Maritime Patuxent: A River and Its People
The Maritime Heritage of the Southern Maryland region is the story of human interaction with the environment. This is a story driven by geography and patterns of trade and settlement unique in the Chesapeake Bay. It tells of early settlers, individual entrepreneurs, rugged watermen, and skilled craftsmen seeking a better life for themselves and their families, and how that human interaction contributes to the constant changes in the Chesapeake Bay.
What's in the Gallery
The maritime gallery travels the Patuxent River through time, starting with the “Pawtuxunt” Indians as they lived at the time of contact with Captain John Smith. Learn about the English settlers in the Colonial period that grew tobacco and shipped it from wharves on the Patuxent to British ports, and the African slaves and indentured servants who grew this labor intensive crop. The War of 1812 marked this region, and you can see artifacts from the Battle of St. Leonard’s Creek pulled from the bottom of the river. The gallery offers ship models of the many work boats that plied the waters of the river and the steamboats that linked this area to the urban center at Baltimore. Learn how Solomons Island got its name, the rise and fall of the seafood industry and the critical impacts of World War II as you wander through this river of change. The gallery brings you up to the present with a look at the importance of recreational fishing to this region today and the environmental challenges development has created for this sensitive environment.
Thrills and Spills:
The Golden Era of Powerboat Racing
in Southern Maryland
Outboard powerboat racing was one of the largest and most popular spectator sports in Southern Maryland in the decades following World War II. Thousands of fans flocked to local waterside venues to watch the races and root for their favorite boats and drivers.
Local boat races ranged from informal wildcat races to the nationally recognized American Power Boat Association (APBA) sanctioned race events. Early on, the Solomons Island Yacht Club and its offshoot, the Solomons Outboard Club, ran APBA sanctioned races at Solomons and in the Patuxent River.
From the late 1950s to the late 1970s, the Southern Maryland Boat Club (SMBC) managed races all over the Southern Maryland region. During its heyday, the club boasted dozens of local outboard power boat drivers. After joining the APBA in 1970, the club became a powerhouse in Outboard Performance Craft racing. The SMBC produced a number of national champion drivers who traveled the APBA circuit, competing in races as far away as Florida, New York, and Arizona.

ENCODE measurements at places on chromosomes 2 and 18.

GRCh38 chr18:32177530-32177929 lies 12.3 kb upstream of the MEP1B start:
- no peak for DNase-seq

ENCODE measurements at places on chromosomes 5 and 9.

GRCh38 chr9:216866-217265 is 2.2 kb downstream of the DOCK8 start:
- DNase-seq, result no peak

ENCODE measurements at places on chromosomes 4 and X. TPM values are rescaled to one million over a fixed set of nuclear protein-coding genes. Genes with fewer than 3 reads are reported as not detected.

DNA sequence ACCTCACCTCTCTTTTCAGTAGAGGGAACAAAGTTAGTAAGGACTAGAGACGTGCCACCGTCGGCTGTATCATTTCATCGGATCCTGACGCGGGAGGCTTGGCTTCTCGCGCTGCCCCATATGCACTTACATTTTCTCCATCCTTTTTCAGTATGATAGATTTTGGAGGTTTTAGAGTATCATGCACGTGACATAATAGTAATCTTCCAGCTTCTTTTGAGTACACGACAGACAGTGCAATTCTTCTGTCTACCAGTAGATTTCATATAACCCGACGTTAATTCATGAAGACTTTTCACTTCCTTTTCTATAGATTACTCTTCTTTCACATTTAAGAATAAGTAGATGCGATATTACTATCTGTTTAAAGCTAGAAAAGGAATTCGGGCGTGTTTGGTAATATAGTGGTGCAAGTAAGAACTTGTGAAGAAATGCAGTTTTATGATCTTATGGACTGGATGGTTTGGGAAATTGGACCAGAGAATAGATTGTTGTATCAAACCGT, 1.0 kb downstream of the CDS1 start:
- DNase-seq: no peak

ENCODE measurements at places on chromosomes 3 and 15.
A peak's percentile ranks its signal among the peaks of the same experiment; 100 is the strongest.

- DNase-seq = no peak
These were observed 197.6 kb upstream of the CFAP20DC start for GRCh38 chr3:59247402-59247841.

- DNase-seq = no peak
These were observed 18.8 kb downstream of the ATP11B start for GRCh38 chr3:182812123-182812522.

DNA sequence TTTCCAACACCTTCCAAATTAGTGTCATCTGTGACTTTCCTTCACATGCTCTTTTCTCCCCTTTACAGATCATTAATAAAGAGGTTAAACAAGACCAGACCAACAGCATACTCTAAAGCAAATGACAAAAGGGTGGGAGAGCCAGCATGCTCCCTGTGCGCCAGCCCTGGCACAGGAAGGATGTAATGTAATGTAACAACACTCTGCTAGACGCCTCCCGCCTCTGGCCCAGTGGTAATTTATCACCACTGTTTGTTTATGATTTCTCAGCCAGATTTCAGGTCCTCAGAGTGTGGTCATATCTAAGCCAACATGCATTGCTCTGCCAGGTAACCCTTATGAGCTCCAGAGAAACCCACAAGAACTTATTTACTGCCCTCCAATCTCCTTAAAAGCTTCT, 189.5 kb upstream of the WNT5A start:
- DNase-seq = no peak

Outboard boat racing in Southern Maryland spanned the transition from wooden round hull boats to fiberglass V-hull and tunnel hull boats. With every advance in racing equipment and technology, the sport became increasingly expensive for the average driver to afford. By the late 1970s, only a few local outboard racers were still pursuing the sport and, by the late 1980s, local outboard racing was only a memory.
Thrills and Spills interprets this golden era of local powerboat racing through photographs, film footage, memorabilia, artifacts, and recollections of race boat drivers.
Maritime History Collections
A mission of the Calvert Marine Museum is to collect and preserve materials relating to the maritime and cultural heritage of the region. Although the museum possesses over 5,700 artifacts and 13,000 photographs in its permanent collections, only a small percentage is on display to the public at any given time. The majority of the collections are in storage. Stored items may be rotated into permanent exhibits, used in temporary displays, or loaned to other institutions for exhibits. Artifacts, photographs, and archival materials in the museum’s collections are also used for research and in publications.
If you have an artifact, photograph, or archival item of historical interest which relates to the maritime or cultural history of the region that you would like to donate to the museum, please contact Richard Dodds, Curator of Maritime History, at email@example.com.